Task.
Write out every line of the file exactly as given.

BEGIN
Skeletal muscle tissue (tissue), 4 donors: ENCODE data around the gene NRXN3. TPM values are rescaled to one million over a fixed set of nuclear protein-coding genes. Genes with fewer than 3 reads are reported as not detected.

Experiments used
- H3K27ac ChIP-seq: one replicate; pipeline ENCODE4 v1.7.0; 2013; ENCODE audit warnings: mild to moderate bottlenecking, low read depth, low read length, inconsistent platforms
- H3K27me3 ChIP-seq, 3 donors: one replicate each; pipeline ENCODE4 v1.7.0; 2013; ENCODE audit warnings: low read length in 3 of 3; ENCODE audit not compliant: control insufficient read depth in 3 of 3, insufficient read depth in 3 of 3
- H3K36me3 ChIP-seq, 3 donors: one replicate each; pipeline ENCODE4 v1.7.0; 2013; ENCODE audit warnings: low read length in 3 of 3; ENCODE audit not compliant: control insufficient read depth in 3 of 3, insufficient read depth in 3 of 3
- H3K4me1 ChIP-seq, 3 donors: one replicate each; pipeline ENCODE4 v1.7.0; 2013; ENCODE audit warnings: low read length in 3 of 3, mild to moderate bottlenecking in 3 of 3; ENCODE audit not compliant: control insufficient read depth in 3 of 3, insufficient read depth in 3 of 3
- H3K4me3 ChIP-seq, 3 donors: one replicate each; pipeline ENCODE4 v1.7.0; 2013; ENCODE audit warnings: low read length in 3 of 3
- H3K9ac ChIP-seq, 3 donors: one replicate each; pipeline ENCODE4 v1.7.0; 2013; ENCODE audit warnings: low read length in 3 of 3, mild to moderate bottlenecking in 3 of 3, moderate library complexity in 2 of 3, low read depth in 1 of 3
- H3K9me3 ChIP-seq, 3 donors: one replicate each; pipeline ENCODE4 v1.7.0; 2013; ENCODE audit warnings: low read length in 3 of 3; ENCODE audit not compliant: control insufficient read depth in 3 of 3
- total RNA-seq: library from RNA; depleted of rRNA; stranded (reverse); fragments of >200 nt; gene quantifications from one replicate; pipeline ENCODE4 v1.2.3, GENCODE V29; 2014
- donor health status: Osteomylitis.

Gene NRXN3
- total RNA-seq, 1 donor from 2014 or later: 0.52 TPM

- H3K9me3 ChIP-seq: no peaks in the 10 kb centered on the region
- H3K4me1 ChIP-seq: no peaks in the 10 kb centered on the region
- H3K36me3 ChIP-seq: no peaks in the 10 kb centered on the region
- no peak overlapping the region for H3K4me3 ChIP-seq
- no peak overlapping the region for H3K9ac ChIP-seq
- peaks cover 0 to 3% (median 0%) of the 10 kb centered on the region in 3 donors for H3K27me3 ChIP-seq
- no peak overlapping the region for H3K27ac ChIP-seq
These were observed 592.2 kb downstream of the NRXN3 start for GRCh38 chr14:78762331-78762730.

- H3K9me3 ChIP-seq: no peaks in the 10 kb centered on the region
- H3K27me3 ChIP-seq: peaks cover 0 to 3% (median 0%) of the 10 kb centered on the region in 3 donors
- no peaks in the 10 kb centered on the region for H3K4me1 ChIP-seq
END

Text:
Skeletal muscle tissue (tissue), 4 donors: ENCODE data around the gene NRXN3. TPM values are rescaled to one million over a fixed set of nuclear protein-coding genes. Genes with fewer than 3 reads are reported as not detected.

Experiments used
- H3K27ac ChIP-seq: one replicate; pipeline ENCODE4 v1.7.0; 2013; ENCODE audit warnings: mild to moderate bottlenecking, low read depth, low read length, inconsistent platforms
- H3K27me3 ChIP-seq, 3 donors: one replicate each; pipeline ENCODE4 v1.7.0; 2013; ENCODE audit warnings: low read length in 3 of 3; ENCODE audit not compliant: control insufficient read depth in 3 of 3, insufficient read depth in 3 of 3
- H3K36me3 ChIP-seq, 3 donors: one replicate each; pipeline ENCODE4 v1.7.0; 2013; ENCODE audit warnings: low read length in 3 of 3; ENCODE audit not compliant: control insufficient read depth in 3 of 3, insufficient read depth in 3 of 3
- H3K4me1 ChIP-seq, 3 donors: one replicate each; pipeline ENCODE4 v1.7.0; 2013; ENCODE audit warnings: low read length in 3 of 3, mild to moderate bottlenecking in 3 of 3; ENCODE audit not compliant: control insufficient read depth in 3 of 3, insufficient read depth in 3 of 3
- H3K4me3 ChIP-seq, 3 donors: one replicate each; pipeline ENCODE4 v1.7.0; 2013; ENCODE audit warnings: low read length in 3 of 3
- H3K9ac ChIP-seq, 3 donors: one replicate each; pipeline ENCODE4 v1.7.0; 2013; ENCODE audit warnings: low read length in 3 of 3, mild to moderate bottlenecking in 3 of 3, moderate library complexity in 2 of 3, low read depth in 1 of 3
- H3K9me3 ChIP-seq, 3 donors: one replicate each; pipeline ENCODE4 v1.7.0; 2013; ENCODE audit warnings: low read length in 3 of 3; ENCODE audit not compliant: control insufficient read depth in 3 of 3
- total RNA-seq: library from RNA; depleted of rRNA; stranded (reverse); fragments of >200 nt; gene quantifications from one replicate; pipeline ENCODE4 v1.2.3, GENCODE V29; 2014
- donor health status: Osteomylitis.

Gene NRXN3
- total RNA-seq, 1 donor from 2014 or later: 0.52 TPM

- H3K9me3 ChIP-seq: no peaks in the 10 kb centered on the region
- H3K4me1 ChIP-seq: no peaks in the 10 kb centered on the region
- H3K36me3 ChIP-seq: no peaks in the 10 kb centered on the region
- no peak overlapping the region for H3K4me3 ChIP-seq
- no peak overlapping the region for H3K9ac ChIP-seq
- peaks cover 0 to 3% (median 0%) of the 10 kb centered on the region in 3 donors for H3K27me3 ChIP-seq
- no peak overlapping the region for H3K27ac ChIP-seq
These were observed 592.2 kb downstream of the NRXN3 start for GRCh38 chr14:78762331-78762730.

- H3K9me3 ChIP-seq: no peaks in the 10 kb centered on the region
- H3K27me3 ChIP-seq: peaks cover 0 to 3% (median 0%) of the 10 kb centered on the region in 3 donors
- no peaks in the 10 kb centered on the region for H3K4me1 ChIP-seq